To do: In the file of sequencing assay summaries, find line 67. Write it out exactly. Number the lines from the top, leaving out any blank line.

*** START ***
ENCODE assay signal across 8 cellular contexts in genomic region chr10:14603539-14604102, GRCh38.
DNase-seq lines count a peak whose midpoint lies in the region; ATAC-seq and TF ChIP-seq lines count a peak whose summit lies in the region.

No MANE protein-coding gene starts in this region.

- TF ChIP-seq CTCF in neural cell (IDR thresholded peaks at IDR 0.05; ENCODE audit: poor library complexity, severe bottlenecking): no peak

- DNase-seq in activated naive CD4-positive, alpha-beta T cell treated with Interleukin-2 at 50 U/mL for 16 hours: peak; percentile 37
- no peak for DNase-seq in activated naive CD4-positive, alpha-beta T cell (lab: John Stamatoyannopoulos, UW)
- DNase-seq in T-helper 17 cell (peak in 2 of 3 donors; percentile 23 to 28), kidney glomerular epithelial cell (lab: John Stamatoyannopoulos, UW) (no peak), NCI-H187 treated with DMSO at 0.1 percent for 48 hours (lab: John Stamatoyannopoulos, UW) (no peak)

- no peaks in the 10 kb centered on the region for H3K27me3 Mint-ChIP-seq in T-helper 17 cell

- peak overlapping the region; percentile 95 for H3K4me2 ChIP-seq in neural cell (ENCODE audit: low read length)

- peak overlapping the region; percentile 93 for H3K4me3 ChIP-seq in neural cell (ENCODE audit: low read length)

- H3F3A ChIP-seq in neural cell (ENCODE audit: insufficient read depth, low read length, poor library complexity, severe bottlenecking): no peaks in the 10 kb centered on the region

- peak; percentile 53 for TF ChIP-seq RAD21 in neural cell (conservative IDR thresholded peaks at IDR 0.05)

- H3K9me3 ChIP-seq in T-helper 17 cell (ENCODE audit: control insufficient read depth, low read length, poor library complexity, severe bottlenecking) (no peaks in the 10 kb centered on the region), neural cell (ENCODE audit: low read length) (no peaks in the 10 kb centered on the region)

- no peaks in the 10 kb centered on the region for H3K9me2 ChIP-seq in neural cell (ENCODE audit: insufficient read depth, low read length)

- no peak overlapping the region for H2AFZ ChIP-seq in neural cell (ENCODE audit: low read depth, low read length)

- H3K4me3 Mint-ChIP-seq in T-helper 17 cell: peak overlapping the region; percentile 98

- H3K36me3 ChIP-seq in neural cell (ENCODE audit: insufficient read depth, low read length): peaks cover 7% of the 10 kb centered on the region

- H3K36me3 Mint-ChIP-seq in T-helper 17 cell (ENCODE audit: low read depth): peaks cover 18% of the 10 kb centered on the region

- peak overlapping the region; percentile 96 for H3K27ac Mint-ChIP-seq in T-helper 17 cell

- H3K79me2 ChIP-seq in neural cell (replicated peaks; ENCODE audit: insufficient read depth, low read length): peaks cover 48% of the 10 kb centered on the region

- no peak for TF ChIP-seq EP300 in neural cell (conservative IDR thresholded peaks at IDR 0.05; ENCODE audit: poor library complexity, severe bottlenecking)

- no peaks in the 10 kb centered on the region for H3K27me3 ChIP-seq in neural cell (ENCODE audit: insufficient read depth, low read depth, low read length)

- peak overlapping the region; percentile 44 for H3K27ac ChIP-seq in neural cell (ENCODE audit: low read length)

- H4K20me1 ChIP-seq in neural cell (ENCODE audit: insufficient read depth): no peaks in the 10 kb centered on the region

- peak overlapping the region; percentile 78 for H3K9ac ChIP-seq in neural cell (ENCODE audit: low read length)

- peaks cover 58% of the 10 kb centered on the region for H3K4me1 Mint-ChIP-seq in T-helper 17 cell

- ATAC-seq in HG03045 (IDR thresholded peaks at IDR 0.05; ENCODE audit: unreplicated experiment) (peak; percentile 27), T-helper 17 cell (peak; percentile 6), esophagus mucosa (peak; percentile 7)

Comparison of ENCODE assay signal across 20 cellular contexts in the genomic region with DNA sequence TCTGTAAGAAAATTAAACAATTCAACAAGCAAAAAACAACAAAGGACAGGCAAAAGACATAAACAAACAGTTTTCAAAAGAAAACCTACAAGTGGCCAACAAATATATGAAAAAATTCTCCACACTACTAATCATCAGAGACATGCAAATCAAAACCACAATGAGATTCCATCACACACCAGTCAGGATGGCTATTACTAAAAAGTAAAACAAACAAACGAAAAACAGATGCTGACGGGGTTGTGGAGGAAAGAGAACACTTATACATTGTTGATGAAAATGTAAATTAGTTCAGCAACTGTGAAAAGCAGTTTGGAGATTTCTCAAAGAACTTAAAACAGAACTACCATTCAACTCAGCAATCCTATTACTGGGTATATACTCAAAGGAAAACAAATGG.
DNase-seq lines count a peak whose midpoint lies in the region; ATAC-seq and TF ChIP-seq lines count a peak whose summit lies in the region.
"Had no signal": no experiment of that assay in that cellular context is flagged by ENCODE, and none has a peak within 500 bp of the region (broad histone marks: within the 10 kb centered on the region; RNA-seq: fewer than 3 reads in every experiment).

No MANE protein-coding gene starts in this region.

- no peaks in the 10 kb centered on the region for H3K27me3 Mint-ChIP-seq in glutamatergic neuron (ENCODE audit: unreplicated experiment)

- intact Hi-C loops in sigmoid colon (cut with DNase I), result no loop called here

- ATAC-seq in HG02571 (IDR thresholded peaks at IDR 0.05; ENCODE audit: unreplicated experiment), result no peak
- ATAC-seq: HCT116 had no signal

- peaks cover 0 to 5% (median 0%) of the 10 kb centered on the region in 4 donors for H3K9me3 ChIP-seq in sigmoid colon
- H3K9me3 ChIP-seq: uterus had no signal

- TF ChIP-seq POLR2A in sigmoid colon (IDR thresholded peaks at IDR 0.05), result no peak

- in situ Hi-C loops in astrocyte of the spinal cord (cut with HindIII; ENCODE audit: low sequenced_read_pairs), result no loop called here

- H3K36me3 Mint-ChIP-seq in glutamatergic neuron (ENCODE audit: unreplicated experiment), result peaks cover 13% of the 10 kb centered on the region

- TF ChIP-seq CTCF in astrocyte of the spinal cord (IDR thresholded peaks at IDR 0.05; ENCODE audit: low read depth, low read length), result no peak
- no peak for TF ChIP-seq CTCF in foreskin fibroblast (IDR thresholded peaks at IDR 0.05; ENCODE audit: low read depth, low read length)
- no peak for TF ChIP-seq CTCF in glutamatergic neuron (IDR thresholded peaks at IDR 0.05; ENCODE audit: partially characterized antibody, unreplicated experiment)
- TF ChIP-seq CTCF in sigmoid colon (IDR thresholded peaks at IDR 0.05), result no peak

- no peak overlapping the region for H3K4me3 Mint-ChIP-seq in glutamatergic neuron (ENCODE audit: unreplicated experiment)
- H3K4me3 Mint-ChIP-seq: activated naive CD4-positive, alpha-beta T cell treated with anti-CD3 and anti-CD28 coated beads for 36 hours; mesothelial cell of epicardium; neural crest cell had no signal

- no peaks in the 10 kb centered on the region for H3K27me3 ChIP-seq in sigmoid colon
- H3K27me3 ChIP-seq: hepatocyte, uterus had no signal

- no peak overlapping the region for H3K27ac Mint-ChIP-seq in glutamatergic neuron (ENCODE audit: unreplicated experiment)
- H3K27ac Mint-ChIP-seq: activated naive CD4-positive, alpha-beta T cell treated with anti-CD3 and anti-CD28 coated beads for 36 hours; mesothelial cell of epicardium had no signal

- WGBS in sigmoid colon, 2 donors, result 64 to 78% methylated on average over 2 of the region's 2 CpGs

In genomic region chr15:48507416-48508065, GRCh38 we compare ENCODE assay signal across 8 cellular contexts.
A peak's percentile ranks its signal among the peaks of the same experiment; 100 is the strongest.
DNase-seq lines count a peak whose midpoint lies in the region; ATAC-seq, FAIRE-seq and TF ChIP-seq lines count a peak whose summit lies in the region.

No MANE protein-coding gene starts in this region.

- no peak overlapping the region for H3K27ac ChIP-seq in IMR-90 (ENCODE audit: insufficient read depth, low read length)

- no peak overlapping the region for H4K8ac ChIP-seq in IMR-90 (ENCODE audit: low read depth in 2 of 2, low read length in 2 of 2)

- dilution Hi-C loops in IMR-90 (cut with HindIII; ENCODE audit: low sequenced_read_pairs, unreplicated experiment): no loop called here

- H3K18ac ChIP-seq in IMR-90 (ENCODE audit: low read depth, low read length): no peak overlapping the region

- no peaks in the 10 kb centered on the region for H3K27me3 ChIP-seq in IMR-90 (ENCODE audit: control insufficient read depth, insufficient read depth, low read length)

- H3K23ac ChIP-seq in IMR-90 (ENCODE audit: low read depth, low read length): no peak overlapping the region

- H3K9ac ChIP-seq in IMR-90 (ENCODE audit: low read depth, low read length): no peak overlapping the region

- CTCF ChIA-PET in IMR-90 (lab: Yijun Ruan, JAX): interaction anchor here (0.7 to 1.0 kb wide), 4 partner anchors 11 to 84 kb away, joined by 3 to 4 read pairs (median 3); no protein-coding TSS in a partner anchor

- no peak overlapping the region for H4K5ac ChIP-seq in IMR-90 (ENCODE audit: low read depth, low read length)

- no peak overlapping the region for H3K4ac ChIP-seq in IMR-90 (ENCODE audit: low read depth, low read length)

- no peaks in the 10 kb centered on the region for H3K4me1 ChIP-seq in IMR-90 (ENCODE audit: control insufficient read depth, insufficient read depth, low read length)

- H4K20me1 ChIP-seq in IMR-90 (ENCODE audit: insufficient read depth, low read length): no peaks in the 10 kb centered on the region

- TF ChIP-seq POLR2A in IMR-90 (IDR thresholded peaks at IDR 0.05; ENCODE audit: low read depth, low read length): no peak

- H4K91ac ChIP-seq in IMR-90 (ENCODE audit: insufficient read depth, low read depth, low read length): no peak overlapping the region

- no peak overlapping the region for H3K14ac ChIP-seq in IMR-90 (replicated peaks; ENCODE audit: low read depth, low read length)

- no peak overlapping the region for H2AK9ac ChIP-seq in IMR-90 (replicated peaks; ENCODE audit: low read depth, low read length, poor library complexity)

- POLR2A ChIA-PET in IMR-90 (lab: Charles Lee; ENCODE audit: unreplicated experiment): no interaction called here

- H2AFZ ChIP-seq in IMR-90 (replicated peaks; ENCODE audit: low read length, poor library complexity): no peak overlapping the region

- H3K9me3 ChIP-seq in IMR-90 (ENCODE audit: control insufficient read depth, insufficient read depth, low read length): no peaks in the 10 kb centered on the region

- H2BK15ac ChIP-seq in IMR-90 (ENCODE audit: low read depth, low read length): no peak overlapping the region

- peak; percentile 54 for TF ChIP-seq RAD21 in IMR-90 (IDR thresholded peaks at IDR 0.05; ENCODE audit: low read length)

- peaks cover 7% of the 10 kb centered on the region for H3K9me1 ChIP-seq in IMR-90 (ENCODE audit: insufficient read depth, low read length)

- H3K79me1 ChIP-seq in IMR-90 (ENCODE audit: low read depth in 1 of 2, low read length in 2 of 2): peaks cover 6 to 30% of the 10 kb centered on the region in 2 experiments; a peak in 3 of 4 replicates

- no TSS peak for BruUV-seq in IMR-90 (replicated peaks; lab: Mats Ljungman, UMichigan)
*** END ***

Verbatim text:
- H4K20me1 ChIP-seq in IMR-90 (ENCODE audit: insufficient read depth, low read length): no peaks in the 10 kb centered on the region